Friday, December 01, 2000
Study: Commute is costly here
Public transportation spending low
By Ken Alltucker
The Cincinnati Enquirer
A new study released Thursday said Cincinnati residents spend less than 2 percent of income on public transportation.
Overall, Cincinnati is the 19th most expensive city in the U.S.- of 28 studied for driving to work and getting around town largely because of suburban sprawl.
The study said Cincinnatians spend more money on their cars and transportation than other household expenses such as food, utilities, education and entertainment. Only housing costs more and not by much.
The average Cincinnati household spends $6,145 per year on transportation, or 16.7 cents out of every dollar earned, according to the Washington, D.C.-based Surface Transportation Policy Project and Chicago-based Center for Neighborhood Technology's ""Driven to Spend study released Thursday.
HOW IT'S SPENT
Of the $6,145 Cincinnati households spend on transportation, 44 percent goes to vehicle purchase, 36.2 percent for other vehicle expenses such as maintenance and 18 percent for gas and oil. Only 1.7 percent goes to public transportation.|
By comparison, locals spend $6,784 on housing, $5,055 on food, $2,389 for utilities, $2,312 on health care and $1,885 on entertainment.
Houston has the most expensive transportation costs of cities studied, at 22 cents per dollar earned, followed by Atlanta at 21.7 cents per dollar earned and Dallas at 19.7 cents per dollar. Honolulu had the lowest costs, at 15 cents per dollar earned. The report concluded that areas with little sprawl or lots of transportation choices, like New York, fared the best.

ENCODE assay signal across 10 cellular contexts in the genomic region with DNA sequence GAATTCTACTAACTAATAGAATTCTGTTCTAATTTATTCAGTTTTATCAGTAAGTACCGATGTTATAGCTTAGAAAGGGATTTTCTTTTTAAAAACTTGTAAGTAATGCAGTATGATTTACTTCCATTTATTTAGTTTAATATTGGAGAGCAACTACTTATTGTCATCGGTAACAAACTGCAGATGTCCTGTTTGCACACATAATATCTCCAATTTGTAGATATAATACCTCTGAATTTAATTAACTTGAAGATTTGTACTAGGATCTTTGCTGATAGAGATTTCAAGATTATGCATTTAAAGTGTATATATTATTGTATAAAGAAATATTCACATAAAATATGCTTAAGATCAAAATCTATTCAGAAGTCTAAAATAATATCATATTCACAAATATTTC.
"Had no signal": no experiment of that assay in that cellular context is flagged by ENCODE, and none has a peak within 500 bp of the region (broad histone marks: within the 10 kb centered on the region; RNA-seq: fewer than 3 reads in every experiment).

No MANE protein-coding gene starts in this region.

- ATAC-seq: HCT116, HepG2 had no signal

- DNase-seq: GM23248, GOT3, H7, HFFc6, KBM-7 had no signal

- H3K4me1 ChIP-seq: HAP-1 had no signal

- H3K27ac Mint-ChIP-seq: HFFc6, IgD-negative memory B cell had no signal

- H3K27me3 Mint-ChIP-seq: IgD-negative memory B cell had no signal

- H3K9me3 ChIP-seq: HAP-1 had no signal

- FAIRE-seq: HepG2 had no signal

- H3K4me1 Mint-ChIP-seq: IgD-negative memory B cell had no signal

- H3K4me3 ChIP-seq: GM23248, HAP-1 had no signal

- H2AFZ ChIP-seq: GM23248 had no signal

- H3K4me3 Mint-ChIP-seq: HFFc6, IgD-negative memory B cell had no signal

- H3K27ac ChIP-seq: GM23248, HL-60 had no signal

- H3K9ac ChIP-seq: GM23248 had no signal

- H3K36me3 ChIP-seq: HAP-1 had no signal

Cities with greater sprawl problems spend $1,300 more a year on transportation than cities with little sprawl.
Local advocates said the report shows the need to offer expanded bus service and light rail.
The key is to create choice, said John Schneider, chairman of the Alliance for Regional Transit. People need to get around in the way which suits them.
The Ohio-Kentucky-Indiana Regional Council of Governments (OKI) wants to build a light-rail system to run from Northern Kentucky to Warren County as a way to reduce air pollution and traffic congestion. Federal and state funding sources would cover about 75 percent of the estimated $800 million project, and local sources would need to cover the rest, possibly through a sale or property tax increase.
Some groups say the proposed light-rail route along Interstate 71 would neglect those who use public transportation the most.
There's no conclusive study that shows light rail will lower the costs of transportation for every community, said Monique James, spokeswoman for the Regional Mobility Forum. The west side is going to be completely left out.
Flu fight seeks a shot in the arm
Low marks for higher ed
Sick of the ballot battle? So are half your neighbors
RADEL: Fifth and Race
Study: Commute is costly here
Cancer check easy to get here
No federal money yet for riverfront park study
'Ramping' hazard remains
Bush sympathizers put money where their miff is
Township buys land in Lebanon
Firm likely to bring 20 jobs to city
Lebanon chamber head has big plans
New horns at rail crossings might reduce noise problems
Priest stabbing case still on hold
Tristaters give student standards qualified OK
Beetles devastating E. Ky. pines
Bus crash claims 5-year-old
Butler leaders scrutinize court budget
Figures give clues on how guns come to be used in area crimes
Judge tosses most counts mayor faced
Lawsuit says boy, 16, was molested by teacher
Lucas avoids taking stand on election
Ohio State might hire off-duty police for off-campus parties
Search for top cop down to 5
Seeing, touching a slice of 1883
Seminar for adults considering college
Several alternatives remain for final route of Ohio 63 extension
Spill blamed on 'an act of God'
St. X High chooses president
State footed Henry's bill at hotel for pageant stays
'SWAT' teams enter for safety
Kentucky News Briefs
Tristate A.M. Report